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Cursed Lands Review: Mediocrity is the Real Curse Here

Cursed Lands is an RPG/Visual Novel hybrid game by veteran developer Winter Wolves. Boasting both character customization and multiple romance options, the game also comes with a significant ($25 USD) price tag that is probably its biggest obstacle in gaining a wider audience. I want to be clear; a high price doesn’t make a game bad, even an “indie” game. The cost of making a game is often not-insignificant, even for a small team. But once you pass that $20 threshold, particularly as a visual novel, you’re held to a higher standard by the vast majority of gamers. That standard goes up even higher when your game is over four years old and still being sold at full price, when I can literally go onto the Playstation store and buy a big-budget AAA game that released two years ago and pay even less.

Saruman is cosplaying as Gandalf. I mean look at it, that’s CLEARLY Christopher Lee.

The art is..well, not great. It’s not terrible, but it’s very generic. Sure, it’s better than what I can draw, but I’d expect that; they’re charging $25 for this game. The music is…well, once again, not great. It’s not terrible, but it’s very generic. It’s exactly what you picture when you think “Ye Olde Background Musick”. It’s honestly on-par with something that I could whip up in AcidPro or another music maker software program in about a day at most. The writing is..well, not great. It’s not terrible, but it’s got an odd cadence to the way it reads. It’s almost too wordy, like every character wants to go on a monologue about things, like a game reviewer trying to pad his word count after playing through a game that looked great on paper, but isn’t living up to its price point. Also, the lack of voice acting is definitely an issue, given that far cheaper games offer voice acting. At the price point they’re asking, its absence is noticeable. There’s selectable difficulty, from Visual Novel (no combat) all the way up to hard combat. The combat is passable, but like most aspects of the game, it’s generic. It’s a shame, because if you go the no combat route, the narrative gets a little wonky due to skipping the battles.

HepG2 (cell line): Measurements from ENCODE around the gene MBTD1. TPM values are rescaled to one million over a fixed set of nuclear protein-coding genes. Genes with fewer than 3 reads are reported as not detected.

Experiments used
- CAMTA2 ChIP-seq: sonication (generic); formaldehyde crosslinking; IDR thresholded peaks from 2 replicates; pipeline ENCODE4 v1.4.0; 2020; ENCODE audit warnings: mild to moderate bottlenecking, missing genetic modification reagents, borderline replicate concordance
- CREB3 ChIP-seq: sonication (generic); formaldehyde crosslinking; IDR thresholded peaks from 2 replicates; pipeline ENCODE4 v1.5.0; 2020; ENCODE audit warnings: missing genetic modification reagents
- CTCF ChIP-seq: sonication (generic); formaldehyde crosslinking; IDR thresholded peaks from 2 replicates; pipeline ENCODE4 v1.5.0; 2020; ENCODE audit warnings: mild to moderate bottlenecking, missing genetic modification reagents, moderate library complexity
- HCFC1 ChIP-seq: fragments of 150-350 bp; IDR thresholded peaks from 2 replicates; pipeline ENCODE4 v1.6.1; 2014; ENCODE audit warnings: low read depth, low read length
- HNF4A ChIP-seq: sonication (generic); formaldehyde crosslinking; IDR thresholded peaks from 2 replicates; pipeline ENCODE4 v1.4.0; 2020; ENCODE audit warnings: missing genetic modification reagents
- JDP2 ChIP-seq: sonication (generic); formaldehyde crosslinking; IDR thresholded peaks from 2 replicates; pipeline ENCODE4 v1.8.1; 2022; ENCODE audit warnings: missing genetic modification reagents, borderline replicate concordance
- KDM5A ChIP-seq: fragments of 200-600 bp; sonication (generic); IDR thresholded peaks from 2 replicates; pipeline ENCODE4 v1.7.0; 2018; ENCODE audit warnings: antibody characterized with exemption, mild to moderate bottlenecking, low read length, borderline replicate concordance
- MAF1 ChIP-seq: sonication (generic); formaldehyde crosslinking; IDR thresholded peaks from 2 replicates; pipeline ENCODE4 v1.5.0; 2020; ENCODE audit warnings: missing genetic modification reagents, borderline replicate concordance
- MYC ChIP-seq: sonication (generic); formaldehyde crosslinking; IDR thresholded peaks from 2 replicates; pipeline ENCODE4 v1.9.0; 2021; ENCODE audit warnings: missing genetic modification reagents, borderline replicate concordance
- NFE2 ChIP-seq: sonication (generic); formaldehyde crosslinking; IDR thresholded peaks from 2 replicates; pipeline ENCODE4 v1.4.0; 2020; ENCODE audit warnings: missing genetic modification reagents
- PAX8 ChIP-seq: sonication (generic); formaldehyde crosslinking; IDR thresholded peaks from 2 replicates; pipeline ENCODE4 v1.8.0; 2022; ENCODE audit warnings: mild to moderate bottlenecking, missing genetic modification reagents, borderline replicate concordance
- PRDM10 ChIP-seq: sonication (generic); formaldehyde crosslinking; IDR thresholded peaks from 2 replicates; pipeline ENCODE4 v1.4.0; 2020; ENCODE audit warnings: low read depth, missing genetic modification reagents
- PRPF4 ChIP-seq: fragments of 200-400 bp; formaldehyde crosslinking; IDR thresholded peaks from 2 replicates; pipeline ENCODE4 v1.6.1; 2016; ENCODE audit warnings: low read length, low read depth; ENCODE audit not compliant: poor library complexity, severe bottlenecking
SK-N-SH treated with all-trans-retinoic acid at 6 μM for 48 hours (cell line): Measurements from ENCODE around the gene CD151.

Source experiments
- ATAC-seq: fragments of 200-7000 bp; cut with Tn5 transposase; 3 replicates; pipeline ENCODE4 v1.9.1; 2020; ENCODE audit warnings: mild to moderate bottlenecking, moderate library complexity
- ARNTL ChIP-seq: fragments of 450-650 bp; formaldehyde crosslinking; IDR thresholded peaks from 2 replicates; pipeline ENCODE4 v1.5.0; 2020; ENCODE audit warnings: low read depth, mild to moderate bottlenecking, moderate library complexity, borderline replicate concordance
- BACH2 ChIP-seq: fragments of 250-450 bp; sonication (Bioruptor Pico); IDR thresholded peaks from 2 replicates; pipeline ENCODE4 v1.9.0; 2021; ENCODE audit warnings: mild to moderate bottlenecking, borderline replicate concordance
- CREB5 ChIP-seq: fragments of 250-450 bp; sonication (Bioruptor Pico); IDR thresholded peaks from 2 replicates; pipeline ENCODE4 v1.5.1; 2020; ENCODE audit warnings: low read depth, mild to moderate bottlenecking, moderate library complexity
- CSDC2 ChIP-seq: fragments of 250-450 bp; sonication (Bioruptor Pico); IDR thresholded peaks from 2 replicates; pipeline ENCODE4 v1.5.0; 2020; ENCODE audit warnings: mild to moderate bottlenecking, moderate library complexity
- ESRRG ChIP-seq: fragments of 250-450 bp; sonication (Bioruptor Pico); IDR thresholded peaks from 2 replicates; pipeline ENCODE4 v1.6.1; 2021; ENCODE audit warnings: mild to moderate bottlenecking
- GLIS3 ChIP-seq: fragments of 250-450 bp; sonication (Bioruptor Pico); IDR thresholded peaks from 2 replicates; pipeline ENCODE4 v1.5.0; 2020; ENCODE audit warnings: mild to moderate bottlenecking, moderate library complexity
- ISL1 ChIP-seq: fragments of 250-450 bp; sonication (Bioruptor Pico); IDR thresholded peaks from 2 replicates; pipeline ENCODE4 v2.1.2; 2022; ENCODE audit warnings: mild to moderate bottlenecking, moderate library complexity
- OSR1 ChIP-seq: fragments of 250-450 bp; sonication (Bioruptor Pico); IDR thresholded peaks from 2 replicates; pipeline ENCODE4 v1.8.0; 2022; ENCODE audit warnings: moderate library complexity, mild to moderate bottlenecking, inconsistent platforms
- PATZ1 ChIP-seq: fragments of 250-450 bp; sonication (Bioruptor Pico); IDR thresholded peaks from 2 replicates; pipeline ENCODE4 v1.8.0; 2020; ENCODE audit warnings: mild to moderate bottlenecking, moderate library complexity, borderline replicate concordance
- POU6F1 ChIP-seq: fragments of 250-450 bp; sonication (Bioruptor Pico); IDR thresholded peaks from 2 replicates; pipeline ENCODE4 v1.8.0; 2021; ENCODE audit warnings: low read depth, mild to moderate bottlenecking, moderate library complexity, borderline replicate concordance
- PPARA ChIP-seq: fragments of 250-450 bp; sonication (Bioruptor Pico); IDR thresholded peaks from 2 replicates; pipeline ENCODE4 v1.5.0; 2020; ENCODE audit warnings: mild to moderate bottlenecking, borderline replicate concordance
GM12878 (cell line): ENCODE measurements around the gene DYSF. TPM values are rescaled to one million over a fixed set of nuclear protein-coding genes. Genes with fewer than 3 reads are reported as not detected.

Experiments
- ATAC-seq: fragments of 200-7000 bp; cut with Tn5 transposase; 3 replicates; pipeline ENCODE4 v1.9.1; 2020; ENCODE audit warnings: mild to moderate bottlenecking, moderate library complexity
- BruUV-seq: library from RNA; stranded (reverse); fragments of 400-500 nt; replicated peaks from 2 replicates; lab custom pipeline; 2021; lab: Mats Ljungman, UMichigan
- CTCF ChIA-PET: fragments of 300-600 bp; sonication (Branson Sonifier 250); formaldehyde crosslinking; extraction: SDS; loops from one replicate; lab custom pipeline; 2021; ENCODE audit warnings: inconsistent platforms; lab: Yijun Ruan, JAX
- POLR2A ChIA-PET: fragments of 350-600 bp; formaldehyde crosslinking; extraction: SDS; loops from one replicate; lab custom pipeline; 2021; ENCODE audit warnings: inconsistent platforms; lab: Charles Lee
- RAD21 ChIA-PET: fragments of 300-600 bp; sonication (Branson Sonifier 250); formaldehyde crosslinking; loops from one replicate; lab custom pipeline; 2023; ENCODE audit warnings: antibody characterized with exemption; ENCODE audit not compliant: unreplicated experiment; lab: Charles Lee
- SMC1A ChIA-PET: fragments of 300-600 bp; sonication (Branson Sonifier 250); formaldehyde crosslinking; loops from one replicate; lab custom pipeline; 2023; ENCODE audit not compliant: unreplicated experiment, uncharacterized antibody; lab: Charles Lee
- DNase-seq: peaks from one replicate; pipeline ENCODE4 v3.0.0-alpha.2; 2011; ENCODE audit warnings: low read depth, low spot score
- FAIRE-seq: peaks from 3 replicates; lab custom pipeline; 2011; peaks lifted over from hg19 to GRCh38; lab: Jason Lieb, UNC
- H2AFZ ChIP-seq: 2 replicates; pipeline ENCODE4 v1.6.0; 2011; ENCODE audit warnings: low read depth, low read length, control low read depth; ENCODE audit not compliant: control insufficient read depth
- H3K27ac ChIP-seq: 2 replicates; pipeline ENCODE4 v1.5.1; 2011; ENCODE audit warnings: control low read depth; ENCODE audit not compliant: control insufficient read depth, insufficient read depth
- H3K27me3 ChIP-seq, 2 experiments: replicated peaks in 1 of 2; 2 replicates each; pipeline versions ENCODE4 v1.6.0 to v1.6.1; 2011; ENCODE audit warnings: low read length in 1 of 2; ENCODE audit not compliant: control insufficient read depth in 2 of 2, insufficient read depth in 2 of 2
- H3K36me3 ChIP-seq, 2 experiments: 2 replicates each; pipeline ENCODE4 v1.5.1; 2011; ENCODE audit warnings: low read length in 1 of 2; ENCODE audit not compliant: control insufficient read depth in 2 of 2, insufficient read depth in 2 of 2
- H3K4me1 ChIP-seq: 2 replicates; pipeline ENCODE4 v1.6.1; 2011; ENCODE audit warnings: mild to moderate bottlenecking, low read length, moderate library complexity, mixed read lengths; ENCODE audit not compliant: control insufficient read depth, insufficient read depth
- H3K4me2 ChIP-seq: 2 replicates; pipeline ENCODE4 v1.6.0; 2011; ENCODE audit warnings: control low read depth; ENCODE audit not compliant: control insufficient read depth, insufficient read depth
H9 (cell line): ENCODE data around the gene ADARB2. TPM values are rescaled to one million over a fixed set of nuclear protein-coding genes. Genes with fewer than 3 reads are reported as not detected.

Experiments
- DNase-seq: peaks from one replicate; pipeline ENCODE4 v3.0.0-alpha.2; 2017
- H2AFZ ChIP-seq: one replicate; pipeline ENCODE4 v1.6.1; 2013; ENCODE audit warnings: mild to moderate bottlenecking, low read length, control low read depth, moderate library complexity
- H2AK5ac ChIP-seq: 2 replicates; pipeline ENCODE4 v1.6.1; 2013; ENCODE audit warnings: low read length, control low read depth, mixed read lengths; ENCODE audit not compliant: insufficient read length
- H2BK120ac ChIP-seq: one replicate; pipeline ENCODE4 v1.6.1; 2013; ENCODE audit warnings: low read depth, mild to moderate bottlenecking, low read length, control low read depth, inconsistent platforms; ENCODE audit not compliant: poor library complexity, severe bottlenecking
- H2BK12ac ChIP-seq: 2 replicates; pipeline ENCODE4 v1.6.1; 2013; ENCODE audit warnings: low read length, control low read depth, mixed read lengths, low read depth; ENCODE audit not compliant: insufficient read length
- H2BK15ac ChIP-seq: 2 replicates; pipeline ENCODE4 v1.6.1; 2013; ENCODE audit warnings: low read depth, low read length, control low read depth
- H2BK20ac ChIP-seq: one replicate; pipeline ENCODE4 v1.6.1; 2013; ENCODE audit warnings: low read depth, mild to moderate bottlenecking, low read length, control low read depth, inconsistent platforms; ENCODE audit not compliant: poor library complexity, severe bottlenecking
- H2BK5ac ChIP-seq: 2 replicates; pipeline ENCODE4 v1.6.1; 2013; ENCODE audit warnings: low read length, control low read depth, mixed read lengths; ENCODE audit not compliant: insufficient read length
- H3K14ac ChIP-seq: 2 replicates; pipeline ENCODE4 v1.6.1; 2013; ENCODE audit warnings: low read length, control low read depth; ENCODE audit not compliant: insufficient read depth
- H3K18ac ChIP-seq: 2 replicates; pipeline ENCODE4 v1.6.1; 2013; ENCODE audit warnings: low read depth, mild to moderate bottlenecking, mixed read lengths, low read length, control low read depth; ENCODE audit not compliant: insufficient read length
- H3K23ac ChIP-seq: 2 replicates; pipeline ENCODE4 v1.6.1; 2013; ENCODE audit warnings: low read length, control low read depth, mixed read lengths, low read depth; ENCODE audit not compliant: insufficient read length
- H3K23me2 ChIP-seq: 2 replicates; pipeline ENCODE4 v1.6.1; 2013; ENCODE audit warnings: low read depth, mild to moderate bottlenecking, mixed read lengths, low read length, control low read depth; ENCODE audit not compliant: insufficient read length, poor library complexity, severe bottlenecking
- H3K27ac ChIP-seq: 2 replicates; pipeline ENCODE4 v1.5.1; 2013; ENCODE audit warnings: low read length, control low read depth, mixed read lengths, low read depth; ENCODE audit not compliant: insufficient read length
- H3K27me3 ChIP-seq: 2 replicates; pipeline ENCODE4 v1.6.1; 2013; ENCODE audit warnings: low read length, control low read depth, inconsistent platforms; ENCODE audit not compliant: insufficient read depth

“Are the skeletons in the castle FISH?” the NPC asked without a hint of irony, after helpfully explaining that living creatures have skeletons.

The bulk of the game has you going from location to location, and this is when the pacing issues start. You’ll find that the game initially throws a lot of stuff at you, and then suddenly it dries up. I honestly wondered if I’d encountered a glitch because I had three weeks to go before a major plot beat (you literally play through each day manually) and there was NOTHING going on, besides three optional battles in the arena to grind. The game actually popped a tooltip up and said this was normal, and that if I “rushed” the plot content, I could just do arena battles or keep ending the day until something popped. This leads to a level of tedium where you’re basically waiting for “the good part” of the game. (Trust me, the combat is not what anyone would call “the good part”.) And so, what we’re left with is a game that’s complete, but glaringly mediocre. The plot grinds to a halt almost arbitrarily, and you don’t know when it’s going to resume. It’s a baffling design choice that I don’t understand. The game’s not terrible, just aggressively mediocre. Every time you find a plot thread that maybe hooks you, the game slams on the brakes. You’ll eventually see it through, but on the game’s schedule, not your own.

“Sorry, you did all the interesting bits. Now you must wait.”

It’s also worth pointing out the “romantic” options in the game. There’s several for you to choose from, and one of the selling points of the game is that you don’t get locked into a single person, and can basically be “Ye Olde Gigolo”. You can often figure out which characters are romance-eligible very easily; the game telegraphs them pretty transparently. The thing is, it feels very hollow, like you’re just ticking off objectives on a list, because you have almost no control over how the romance develops. Part of this is because there’s so many options that none have been given that extra level of detail. Part of it’s because the writing is so average. And part of it is because the game almost seems to WANT you to feel this way, so you get to have more intimate moments. In a VN that wants to have a romantic plot, I would rather have three well-written choices that have weight, as opposed to ten that have none.

The Jeweler helpfully explains that my companion is not the same physical being as her mother. That’s a relief.

I feel like it’s a cop out for me to tell you to play the demo first, but how much you can tolerate their narrative style and artistic direction is going to determine whether this one’s for you. However, I definitely feel that while this game gets a thumbs-up for being complete and a bit of a time sink, you need to wait for it to go on sale to truly make it worth the purchase. The content is simply a case of quantity over quality.

Possibly the least menacing vampire you’ll ever see.

CLICK HERE to purchase Cursed Lands on Steam.

The Chuck is a lifelong gamer who was born in Ohio, but now lives in much closer proximity to Mickey Mouse.

The Chuck has found his life to be a series of improbable and almost unbelievable events, starting when he was twenty and caught the bubonic plague from a prairie dog. He was as surprised as anyone when he found out that's something that can happen.

When he isn't gaming, The Chuck can be found enjoying baseball, (American) football, pro wrestling, and horror movies. He is most commonly seen in the company of one or more cats.

Reclusive by nature, The Chuck is (like most semi-feral creatures) reward-driven. Approach with caution and some form of treat.

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